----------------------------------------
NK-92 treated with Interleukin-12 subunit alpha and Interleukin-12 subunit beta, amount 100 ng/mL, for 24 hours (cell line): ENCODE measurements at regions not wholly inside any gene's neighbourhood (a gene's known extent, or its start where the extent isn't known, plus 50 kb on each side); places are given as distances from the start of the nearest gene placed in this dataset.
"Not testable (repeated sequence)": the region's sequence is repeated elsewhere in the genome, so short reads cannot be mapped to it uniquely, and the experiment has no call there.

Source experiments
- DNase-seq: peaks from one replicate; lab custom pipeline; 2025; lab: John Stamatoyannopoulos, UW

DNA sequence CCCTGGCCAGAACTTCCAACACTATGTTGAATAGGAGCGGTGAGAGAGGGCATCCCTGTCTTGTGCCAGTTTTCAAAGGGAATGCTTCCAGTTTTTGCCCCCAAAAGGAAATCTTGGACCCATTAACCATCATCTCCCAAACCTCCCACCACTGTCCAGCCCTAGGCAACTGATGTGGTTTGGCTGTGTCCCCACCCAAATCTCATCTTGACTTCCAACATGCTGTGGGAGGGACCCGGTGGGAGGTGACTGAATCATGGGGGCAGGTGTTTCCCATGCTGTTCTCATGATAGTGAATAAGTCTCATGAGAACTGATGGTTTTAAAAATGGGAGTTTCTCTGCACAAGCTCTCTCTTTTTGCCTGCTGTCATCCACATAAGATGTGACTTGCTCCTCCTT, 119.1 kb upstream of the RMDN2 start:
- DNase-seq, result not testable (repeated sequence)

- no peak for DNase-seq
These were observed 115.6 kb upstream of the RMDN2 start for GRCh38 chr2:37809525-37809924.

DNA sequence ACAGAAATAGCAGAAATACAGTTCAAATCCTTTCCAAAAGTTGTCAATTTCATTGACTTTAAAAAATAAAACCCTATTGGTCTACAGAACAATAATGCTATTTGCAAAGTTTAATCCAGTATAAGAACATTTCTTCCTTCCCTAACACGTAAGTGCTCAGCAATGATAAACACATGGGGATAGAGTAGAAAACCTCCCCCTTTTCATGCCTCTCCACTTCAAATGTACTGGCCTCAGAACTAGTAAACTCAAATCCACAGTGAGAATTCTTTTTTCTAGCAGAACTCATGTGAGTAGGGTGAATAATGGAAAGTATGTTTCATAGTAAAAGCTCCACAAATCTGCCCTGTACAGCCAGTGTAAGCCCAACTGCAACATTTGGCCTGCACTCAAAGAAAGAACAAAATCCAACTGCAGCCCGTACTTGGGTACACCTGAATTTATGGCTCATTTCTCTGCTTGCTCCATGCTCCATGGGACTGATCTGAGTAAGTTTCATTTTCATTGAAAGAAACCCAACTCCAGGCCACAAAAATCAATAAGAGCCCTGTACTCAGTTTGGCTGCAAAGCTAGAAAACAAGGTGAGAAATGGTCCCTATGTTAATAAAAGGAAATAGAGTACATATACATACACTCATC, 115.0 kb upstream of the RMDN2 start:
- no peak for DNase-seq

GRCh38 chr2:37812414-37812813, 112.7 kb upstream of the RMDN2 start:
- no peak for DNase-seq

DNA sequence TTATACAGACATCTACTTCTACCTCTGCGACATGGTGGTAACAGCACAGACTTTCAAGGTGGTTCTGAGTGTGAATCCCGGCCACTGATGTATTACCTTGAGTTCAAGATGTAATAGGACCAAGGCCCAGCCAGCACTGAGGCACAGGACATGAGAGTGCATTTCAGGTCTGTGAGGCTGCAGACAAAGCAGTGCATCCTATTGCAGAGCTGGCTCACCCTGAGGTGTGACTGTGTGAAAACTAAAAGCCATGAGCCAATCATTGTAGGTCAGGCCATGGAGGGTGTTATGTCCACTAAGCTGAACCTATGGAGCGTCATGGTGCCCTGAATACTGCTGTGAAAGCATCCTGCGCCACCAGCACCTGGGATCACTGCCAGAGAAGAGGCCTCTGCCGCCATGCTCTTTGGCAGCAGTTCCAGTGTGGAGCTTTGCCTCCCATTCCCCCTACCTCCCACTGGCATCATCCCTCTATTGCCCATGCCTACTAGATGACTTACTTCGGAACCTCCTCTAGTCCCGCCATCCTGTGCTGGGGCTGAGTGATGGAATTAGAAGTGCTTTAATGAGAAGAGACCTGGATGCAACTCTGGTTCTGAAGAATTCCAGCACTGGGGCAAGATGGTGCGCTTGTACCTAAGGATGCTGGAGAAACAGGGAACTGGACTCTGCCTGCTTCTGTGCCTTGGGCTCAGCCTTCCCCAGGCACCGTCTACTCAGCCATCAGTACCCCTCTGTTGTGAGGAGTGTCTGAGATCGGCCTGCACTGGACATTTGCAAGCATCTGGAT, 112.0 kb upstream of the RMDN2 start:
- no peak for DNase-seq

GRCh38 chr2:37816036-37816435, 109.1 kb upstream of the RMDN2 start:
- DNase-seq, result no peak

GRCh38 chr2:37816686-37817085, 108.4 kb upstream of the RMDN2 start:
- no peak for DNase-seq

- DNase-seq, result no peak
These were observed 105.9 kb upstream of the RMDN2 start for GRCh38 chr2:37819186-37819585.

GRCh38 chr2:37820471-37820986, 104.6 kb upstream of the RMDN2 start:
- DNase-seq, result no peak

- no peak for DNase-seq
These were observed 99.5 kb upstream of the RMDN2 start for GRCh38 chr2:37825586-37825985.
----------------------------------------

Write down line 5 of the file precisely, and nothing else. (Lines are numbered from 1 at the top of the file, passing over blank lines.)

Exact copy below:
DNA sequence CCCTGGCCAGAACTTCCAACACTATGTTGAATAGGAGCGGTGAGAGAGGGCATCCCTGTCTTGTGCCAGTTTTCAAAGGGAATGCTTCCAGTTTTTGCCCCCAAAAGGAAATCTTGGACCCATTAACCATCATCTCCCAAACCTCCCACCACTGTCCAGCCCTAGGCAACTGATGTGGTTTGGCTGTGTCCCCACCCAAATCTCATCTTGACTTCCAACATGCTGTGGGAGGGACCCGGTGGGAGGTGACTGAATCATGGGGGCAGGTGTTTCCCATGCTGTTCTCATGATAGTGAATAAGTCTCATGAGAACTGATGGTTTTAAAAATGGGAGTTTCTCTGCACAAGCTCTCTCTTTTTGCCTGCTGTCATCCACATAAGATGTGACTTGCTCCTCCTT, 119.1 kb upstream of the RMDN2 start: